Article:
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Getting a Second Opinion
Your senior dog has been diagnosed with cancer, heart failure, or another life threatening illness.
What do you do?
For many owners the next step is getting a second opinion, especially if you feel your veterinarian has not fully answered your questions or offered all treatment options available.
Also consider seeking advice if your dog has begun treatment but her condition has not improved and your veterinarian is unwilling to try another procedure or drug.
“Clients shouldn’t feel guilty for wanting a second opinion,” said Laura Garrett, DVM, and assistant professor at the University of Illinois College of Veterinary Medicine. “It is a very reasonable thing to do in the medical world.”
You can get a second opinion from either a general practitioner or a board certified veterinary specialist who has undergone three to six additional years of training for specific problems, such as heart disease, cancer, and neurological issues.
“Unlike people who often need a referral from their general physician before they can see a specialist, animal owners can contact veterinary specialist at any time,” said Barry Kipperman, DVM, of VetCare in Dublin, California.
Before the appointment, obtain a copy of your pet’s medical records, including x-rays and ultra sound images.
You can either get a copy by going to the veterinary hospital, or the new veterinarian can call and request it. (If your veterinarian won’t provide a copy, contact the state board of veterinary medicine to find out about record ownership laws in your area.)
Getting a second opinion can be costly. Be prepared to pay for the office visit and to repeat tests with abnormal results.
Often times, veterinarians redo tests in order to confirm an abnormality and to find out if it’s worsened or improved between appointments.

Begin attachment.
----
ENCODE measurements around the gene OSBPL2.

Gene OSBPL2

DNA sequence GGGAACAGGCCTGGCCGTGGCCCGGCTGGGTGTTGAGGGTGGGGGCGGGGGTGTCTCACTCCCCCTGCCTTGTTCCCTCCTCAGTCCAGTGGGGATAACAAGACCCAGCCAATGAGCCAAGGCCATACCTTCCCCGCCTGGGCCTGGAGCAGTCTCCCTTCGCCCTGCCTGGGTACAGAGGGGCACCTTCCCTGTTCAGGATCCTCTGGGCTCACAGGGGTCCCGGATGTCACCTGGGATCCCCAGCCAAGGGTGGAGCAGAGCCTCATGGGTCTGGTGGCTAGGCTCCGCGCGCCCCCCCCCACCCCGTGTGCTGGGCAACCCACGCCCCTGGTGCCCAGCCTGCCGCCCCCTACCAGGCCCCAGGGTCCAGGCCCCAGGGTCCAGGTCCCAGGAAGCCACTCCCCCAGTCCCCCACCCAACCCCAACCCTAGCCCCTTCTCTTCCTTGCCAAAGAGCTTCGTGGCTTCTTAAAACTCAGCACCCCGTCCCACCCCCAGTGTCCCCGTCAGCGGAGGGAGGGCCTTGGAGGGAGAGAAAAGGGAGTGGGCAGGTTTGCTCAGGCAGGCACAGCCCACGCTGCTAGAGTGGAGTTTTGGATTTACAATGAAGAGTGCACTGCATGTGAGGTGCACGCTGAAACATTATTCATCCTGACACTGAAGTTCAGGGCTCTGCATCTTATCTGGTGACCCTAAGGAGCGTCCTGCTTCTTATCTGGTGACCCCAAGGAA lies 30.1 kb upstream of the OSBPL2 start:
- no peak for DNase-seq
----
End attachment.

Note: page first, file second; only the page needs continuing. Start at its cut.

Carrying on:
If the second opinion is different from the first one, a third by a board certified specialist may be necessary. Or, if you already consulted with a specialist, you could accept that opinion since he or she has more knowledge than a general practitioner about the disease.
If the second veterinarian agrees with the first one, your next step is to decide on the best treatment for your pet.
Of course, you’ll also need to figure out which veterinarian to use. Select the one you feel most comfortable with and that has experience in treating similar cases. Two good questions to ask veterinarians are:
- Have you seen this problem often and have you had successful outcomes?
- How much experience have you had with this particular problem or procedure?
Communication is extremely important. Make sure you fully understand how this disease will affect your senior dog (both short and long term), what treatment options are available, and the cost involved.
Ask for written material or online resources to review at home. This gives you more time to absorb the information. Then write down questions and consult with your veterinarian again to get answers.
When your dog is ill it can be a frustrating and emotionally difficult time. If you’re having trouble thinking clearly, ask a trusted friend or family member to come with you to appointments and for help in making decisions.
~ Staff, SeniorDogs.com
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